16. The apparatus of claim 13 in which said above-surface spray jets are each spaced approximately 50 millimeters above the predetermined surface level of the pool water.
17. The apparatus of claim 13 in which said subsurface spray jets are each spaced approximately 130 millimeters below the predetermined surface level of the pool water.
18. The apparatus of claim 13 in which each of said spray jets include a discharge nozzle having a spray angle of about 65.
19. The apparatus of claim 13 in which said above-surface and subsurface spray jets are adapted to spray a stream of water into the pool at a pressure of at least 20 psi.
20. The apparatus of claim 13 in which each of said subsurface spray jets are formed with a discharge nozzle, at least one of said subsurface spray jets being mounted near the center of said endwall and being formed with a discharge orifice of larger diameter than said discharge orifice of said other subsurface spray jets.
21. The apparatus of claim 20 in which the diameter of said subsurface spray jet near the center of said pool endwall is about 12.7 millimeters, and the diameter of said other subsurface spray jet is about 11.1 millimeters.
22. Apparatus for cleaning debris from the pool water of a swimming pool having a bottom, opposed sidewalls and opposed endwalls comprising:
upper spray jet means mounted to one of said endwalls for spraying water in pressurized streams into the pool to move a surface layer of pool water and debris contained therein to the opposite endwall;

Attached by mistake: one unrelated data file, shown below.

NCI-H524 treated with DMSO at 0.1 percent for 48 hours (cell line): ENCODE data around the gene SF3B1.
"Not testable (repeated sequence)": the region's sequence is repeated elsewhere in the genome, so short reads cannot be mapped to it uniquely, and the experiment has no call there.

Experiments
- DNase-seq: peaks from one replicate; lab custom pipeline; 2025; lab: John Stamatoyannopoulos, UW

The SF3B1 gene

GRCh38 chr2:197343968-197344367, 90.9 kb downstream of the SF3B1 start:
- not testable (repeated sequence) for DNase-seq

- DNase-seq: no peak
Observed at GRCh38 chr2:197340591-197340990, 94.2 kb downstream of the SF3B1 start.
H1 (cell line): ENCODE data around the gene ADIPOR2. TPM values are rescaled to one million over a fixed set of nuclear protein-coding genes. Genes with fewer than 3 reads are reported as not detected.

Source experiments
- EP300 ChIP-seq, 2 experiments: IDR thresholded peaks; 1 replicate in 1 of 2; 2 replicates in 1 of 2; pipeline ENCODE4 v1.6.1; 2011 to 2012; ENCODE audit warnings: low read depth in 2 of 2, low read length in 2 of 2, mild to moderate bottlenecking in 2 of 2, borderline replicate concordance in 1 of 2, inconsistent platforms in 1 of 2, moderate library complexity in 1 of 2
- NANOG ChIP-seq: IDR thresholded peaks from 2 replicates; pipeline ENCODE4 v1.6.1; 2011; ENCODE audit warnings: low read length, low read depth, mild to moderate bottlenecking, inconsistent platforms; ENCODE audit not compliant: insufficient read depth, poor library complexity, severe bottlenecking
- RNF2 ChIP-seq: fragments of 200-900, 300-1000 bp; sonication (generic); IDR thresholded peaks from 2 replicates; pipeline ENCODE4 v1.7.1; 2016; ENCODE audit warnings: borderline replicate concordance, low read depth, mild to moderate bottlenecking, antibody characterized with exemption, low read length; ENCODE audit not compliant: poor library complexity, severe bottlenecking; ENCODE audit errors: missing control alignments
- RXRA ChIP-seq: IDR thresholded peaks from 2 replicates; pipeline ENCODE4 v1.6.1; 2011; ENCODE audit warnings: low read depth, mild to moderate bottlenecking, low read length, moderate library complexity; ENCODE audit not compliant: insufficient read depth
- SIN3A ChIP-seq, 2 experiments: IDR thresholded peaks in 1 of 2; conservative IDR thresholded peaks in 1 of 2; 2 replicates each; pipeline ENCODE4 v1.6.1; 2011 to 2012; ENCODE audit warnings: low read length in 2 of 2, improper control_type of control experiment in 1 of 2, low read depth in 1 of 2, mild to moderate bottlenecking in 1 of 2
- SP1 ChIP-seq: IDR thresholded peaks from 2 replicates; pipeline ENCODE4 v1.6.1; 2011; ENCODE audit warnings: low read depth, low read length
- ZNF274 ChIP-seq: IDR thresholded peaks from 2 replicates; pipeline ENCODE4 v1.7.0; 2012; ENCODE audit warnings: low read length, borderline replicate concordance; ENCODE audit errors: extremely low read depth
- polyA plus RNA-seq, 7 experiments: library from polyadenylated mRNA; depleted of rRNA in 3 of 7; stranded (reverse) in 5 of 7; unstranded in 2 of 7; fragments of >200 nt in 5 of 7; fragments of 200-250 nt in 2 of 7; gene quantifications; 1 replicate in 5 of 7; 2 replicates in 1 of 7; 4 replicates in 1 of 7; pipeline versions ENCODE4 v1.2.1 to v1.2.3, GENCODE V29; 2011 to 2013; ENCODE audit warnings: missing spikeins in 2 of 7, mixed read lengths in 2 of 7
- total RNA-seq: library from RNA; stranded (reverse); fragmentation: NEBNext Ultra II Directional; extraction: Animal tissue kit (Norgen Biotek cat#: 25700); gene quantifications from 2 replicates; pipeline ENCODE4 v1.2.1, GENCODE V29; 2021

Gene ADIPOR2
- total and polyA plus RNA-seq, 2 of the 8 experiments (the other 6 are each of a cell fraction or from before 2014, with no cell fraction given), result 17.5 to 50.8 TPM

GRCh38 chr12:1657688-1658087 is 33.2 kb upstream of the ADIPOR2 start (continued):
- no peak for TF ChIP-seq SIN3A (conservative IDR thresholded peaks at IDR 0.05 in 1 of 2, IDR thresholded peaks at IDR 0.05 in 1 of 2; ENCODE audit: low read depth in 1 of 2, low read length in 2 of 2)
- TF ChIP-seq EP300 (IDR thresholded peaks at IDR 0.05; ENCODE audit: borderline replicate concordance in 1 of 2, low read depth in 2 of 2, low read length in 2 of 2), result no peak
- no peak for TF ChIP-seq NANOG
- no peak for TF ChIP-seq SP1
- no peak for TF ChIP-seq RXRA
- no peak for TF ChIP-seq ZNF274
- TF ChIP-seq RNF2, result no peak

lower spray jet means mounted to each of said sidewalls near the pool bottom for spraying water in pressurized streams into the pool to move submerged debris into said surface layer of pool water;
weir means mounted in an opening formed in said opposite end wall and extending into the pool water for creating a suction thereat to draw pool water and debris carried in the pool water from the pool into said weir means; and
filter means communicating with said weir means for filtering debris from the pool water entering said weir means.
23. The apparatus of claim 22 further including a perimeter water line connecting said upper spray jet means and said lower spray jet means with said filter means, and a perimeter pump disposed downstream in said water line from said filter means, said primary pump being adapted to pump pool water from the pool, into said weir means, through said filter means and then back into the pool through said upper spray jet means and said lower spray jet means.
24. The apparatus of claim 22 further including
a first water line connecting said filter means with said upper spray jet means;
a primary pump mounted in said first water line for pumping pool water from the pool, through said filter means and then back into the pool through said upper spray jet means;
a secondary filter;
a second water line communicating with the pool and connecting said secondary filter with said lower spray jet means; and
a secondary pump mounted in said second water line for pumping pool water from the pool, through said secondary filter and then back into the pool through said lower spray jet means.